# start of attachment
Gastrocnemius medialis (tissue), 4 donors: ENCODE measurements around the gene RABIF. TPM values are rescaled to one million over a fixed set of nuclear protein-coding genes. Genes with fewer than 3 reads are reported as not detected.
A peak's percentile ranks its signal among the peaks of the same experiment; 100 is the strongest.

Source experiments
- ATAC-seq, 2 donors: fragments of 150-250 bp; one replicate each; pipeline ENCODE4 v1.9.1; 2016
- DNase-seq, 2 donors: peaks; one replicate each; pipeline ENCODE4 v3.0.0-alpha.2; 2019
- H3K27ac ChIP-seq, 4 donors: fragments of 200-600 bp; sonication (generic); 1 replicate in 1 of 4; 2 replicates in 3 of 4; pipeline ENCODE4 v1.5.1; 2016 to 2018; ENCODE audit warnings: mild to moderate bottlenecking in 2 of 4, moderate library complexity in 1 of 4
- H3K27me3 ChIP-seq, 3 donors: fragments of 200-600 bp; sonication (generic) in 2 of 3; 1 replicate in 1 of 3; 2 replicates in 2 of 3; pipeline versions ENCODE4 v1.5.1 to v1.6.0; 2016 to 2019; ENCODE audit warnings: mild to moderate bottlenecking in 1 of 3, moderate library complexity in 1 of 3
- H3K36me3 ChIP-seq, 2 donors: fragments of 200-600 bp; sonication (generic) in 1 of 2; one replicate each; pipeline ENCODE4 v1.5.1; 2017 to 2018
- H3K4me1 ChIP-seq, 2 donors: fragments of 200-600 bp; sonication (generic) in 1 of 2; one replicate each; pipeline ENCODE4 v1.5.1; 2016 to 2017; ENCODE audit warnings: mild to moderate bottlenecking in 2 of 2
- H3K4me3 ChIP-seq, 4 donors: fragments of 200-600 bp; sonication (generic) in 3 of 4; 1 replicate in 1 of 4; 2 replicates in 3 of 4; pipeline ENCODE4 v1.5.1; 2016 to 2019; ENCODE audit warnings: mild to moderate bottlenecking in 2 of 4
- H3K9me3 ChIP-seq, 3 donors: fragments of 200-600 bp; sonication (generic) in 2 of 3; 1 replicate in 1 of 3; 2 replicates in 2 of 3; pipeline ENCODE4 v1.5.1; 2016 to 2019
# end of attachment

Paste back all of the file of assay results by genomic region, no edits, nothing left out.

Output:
Gastrocnemius medialis (tissue), 4 donors: ENCODE measurements around the gene RABIF. TPM values are rescaled to one million over a fixed set of nuclear protein-coding genes. Genes with fewer than 3 reads are reported as not detected.
A peak's percentile ranks its signal among the peaks of the same experiment; 100 is the strongest.

Source experiments
- ATAC-seq, 2 donors: fragments of 150-250 bp; one replicate each; pipeline ENCODE4 v1.9.1; 2016
- DNase-seq, 2 donors: peaks; one replicate each; pipeline ENCODE4 v3.0.0-alpha.2; 2019
- H3K27ac ChIP-seq, 4 donors: fragments of 200-600 bp; sonication (generic); 1 replicate in 1 of 4; 2 replicates in 3 of 4; pipeline ENCODE4 v1.5.1; 2016 to 2018; ENCODE audit warnings: mild to moderate bottlenecking in 2 of 4, moderate library complexity in 1 of 4
- H3K27me3 ChIP-seq, 3 donors: fragments of 200-600 bp; sonication (generic) in 2 of 3; 1 replicate in 1 of 3; 2 replicates in 2 of 3; pipeline versions ENCODE4 v1.5.1 to v1.6.0; 2016 to 2019; ENCODE audit warnings: mild to moderate bottlenecking in 1 of 3, moderate library complexity in 1 of 3
- H3K36me3 ChIP-seq, 2 donors: fragments of 200-600 bp; sonication (generic) in 1 of 2; one replicate each; pipeline ENCODE4 v1.5.1; 2017 to 2018
- H3K4me1 ChIP-seq, 2 donors: fragments of 200-600 bp; sonication (generic) in 1 of 2; one replicate each; pipeline ENCODE4 v1.5.1; 2016 to 2017; ENCODE audit warnings: mild to moderate bottlenecking in 2 of 2
- H3K4me3 ChIP-seq, 4 donors: fragments of 200-600 bp; sonication (generic) in 3 of 4; 1 replicate in 1 of 4; 2 replicates in 3 of 4; pipeline ENCODE4 v1.5.1; 2016 to 2019; ENCODE audit warnings: mild to moderate bottlenecking in 2 of 4
- H3K9me3 ChIP-seq, 3 donors: fragments of 200-600 bp; sonication (generic) in 2 of 3; 1 replicate in 1 of 3; 2 replicates in 2 of 3; pipeline ENCODE4 v1.5.1; 2016 to 2019